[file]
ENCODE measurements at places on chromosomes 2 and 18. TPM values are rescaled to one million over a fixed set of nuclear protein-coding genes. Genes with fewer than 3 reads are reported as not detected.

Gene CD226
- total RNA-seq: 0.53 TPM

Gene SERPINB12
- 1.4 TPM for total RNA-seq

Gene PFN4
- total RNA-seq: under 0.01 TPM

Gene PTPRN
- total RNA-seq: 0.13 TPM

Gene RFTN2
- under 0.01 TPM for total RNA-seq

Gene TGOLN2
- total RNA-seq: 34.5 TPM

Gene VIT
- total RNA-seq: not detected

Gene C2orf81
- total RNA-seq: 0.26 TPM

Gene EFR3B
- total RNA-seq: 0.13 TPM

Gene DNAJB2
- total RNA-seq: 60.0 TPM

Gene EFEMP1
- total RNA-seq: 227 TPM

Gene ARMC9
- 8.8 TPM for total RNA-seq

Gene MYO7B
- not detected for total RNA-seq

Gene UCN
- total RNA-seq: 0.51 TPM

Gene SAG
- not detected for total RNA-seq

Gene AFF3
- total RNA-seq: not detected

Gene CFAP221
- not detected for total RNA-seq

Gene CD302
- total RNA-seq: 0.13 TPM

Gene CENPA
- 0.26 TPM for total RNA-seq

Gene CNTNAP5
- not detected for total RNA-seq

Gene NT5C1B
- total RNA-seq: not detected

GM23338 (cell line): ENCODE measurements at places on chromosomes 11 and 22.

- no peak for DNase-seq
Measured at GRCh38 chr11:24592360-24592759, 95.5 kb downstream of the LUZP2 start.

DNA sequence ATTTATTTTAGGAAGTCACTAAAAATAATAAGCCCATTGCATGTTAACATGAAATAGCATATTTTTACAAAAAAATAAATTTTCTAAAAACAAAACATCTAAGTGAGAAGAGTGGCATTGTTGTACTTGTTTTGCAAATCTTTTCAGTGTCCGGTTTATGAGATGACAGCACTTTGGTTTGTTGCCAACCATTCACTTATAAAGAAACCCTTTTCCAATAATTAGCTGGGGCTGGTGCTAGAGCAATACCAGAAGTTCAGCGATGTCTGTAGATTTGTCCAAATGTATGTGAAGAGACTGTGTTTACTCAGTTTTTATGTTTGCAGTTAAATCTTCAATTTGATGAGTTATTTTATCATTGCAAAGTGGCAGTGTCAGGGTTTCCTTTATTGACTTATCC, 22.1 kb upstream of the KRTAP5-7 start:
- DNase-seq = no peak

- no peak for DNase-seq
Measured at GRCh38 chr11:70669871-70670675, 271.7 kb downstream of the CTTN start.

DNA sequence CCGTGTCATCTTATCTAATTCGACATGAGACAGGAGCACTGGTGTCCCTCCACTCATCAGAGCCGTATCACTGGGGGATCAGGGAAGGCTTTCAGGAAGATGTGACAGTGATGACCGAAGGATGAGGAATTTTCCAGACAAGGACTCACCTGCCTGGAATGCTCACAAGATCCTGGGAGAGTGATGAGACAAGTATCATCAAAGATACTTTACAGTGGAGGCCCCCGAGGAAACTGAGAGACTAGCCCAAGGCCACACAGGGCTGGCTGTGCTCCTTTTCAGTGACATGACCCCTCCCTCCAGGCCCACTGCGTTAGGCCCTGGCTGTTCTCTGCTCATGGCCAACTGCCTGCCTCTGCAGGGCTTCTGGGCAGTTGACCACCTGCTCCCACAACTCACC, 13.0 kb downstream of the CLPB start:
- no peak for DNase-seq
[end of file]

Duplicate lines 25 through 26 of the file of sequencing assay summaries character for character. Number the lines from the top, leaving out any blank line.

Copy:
- 8.8 TPM for total RNA-seq

Gene MYO7B